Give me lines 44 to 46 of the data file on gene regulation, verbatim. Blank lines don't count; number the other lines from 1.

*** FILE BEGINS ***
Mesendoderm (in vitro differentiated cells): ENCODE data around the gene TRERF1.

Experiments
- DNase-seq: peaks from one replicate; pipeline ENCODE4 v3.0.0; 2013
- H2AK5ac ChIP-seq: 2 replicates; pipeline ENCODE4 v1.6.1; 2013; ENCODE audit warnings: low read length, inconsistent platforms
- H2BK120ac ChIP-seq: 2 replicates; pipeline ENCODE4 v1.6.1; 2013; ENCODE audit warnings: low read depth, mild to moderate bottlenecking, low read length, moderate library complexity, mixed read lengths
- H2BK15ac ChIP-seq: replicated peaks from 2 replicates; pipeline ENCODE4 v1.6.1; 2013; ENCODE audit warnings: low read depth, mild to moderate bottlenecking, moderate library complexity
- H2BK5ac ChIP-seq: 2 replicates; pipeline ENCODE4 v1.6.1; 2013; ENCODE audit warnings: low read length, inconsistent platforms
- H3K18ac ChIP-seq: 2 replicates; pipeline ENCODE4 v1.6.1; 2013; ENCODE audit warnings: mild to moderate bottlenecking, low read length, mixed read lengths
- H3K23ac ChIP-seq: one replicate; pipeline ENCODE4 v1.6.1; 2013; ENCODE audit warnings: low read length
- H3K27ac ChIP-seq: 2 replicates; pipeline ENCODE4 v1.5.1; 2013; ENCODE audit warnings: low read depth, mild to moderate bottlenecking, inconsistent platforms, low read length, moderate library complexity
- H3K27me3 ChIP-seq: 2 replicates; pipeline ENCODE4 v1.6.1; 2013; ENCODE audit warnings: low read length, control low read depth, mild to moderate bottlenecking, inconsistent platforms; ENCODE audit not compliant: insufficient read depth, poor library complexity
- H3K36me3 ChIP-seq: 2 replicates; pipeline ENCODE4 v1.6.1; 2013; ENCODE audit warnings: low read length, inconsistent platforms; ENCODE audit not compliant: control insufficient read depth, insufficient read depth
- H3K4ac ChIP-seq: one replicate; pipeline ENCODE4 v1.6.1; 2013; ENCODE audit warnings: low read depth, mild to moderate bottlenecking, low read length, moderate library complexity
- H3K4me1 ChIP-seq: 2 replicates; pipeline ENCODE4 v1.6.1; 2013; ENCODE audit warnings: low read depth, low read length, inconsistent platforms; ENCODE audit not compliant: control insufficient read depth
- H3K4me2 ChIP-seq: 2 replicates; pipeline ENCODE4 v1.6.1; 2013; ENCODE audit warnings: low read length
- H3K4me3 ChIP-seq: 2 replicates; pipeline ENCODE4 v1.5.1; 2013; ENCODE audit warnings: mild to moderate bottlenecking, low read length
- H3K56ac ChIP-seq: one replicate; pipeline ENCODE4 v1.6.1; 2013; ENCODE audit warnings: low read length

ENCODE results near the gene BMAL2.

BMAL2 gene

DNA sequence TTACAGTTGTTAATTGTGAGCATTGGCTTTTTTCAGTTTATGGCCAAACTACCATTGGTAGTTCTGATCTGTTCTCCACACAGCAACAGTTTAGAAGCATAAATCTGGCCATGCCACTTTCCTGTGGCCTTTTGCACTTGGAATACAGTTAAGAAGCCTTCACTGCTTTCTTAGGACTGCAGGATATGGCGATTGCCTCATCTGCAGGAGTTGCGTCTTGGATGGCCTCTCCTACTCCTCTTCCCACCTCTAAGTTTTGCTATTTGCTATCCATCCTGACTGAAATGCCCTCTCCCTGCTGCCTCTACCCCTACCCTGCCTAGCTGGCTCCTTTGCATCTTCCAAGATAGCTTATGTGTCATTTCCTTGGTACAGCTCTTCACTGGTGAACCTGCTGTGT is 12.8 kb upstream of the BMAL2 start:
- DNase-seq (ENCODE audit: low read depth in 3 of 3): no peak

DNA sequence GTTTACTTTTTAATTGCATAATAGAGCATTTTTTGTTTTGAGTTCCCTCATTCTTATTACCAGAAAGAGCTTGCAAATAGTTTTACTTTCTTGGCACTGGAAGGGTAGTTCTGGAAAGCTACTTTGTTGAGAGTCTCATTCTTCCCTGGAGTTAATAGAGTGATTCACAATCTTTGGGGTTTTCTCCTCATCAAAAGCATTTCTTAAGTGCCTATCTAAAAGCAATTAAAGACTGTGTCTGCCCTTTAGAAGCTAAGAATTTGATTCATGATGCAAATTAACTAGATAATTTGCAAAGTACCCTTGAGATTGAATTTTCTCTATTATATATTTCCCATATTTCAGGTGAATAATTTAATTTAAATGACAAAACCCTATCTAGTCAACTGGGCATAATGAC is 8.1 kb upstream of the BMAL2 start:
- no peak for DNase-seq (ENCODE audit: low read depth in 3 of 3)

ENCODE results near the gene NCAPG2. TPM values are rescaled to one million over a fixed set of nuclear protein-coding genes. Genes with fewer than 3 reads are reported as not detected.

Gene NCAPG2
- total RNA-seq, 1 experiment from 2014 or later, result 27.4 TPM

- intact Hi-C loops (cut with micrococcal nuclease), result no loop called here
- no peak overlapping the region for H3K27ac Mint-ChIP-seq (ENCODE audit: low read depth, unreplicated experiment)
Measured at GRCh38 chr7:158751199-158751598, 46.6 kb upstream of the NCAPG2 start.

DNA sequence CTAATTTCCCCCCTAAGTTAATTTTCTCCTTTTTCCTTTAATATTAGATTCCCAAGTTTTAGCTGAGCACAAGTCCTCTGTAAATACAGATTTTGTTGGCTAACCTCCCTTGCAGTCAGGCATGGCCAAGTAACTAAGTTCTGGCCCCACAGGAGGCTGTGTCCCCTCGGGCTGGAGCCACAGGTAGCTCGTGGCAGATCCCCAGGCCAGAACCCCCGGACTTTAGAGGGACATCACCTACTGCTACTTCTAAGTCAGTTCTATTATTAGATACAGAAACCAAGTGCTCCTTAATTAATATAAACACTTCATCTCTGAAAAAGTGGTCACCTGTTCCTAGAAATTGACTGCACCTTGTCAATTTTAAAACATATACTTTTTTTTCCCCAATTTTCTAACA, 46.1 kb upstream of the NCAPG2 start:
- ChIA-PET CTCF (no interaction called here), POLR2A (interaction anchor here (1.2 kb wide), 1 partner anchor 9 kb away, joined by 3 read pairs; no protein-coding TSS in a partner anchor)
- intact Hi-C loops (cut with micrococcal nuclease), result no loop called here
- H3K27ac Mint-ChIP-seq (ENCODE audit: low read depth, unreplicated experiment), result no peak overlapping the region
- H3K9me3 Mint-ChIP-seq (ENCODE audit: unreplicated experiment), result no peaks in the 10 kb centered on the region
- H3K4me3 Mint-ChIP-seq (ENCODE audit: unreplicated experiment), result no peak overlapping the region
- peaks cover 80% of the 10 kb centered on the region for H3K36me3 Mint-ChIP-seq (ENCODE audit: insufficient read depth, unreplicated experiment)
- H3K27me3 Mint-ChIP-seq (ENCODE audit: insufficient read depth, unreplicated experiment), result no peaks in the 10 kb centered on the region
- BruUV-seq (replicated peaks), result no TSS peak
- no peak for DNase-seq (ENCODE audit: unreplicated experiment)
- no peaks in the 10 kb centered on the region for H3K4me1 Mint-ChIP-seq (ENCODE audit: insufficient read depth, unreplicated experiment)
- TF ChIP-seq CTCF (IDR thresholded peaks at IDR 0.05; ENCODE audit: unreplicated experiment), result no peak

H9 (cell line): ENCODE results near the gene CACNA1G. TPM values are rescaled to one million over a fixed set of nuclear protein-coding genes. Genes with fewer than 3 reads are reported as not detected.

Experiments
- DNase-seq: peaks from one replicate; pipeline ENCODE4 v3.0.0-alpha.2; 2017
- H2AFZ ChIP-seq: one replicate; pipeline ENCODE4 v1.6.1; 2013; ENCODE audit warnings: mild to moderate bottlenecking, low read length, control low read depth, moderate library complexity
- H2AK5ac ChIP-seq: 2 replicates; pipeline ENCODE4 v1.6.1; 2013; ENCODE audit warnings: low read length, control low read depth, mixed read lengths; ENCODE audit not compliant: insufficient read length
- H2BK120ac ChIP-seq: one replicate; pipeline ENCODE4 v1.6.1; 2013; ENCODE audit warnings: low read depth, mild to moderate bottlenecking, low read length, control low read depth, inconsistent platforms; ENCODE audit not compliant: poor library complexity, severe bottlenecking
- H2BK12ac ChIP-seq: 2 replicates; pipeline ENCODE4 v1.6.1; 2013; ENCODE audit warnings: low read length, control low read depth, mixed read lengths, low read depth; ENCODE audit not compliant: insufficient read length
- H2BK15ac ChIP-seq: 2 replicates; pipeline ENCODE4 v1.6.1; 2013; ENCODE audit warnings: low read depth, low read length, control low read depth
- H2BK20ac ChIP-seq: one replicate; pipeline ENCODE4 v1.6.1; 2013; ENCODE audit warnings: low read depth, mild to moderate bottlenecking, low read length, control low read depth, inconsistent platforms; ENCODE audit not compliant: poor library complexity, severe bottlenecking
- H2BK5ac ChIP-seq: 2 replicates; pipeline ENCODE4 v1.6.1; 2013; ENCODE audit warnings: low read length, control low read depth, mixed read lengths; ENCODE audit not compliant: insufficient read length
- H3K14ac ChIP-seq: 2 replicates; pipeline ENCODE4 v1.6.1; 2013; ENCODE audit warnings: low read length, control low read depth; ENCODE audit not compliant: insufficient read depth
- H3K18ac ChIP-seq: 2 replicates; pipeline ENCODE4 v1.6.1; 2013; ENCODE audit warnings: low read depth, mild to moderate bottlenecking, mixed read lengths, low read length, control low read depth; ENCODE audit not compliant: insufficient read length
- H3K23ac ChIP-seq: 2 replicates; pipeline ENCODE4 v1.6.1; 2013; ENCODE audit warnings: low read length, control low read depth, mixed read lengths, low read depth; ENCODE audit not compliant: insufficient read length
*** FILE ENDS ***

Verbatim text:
- DNase-seq: peaks from one replicate; pipeline ENCODE4 v3.0.0-alpha.2; 2017
- H2AFZ ChIP-seq: one replicate; pipeline ENCODE4 v1.6.1; 2013; ENCODE audit warnings: mild to moderate bottlenecking, low read length, control low read depth, moderate library complexity
- H2AK5ac ChIP-seq: 2 replicates; pipeline ENCODE4 v1.6.1; 2013; ENCODE audit warnings: low read length, control low read depth, mixed read lengths; ENCODE audit not compliant: insufficient read length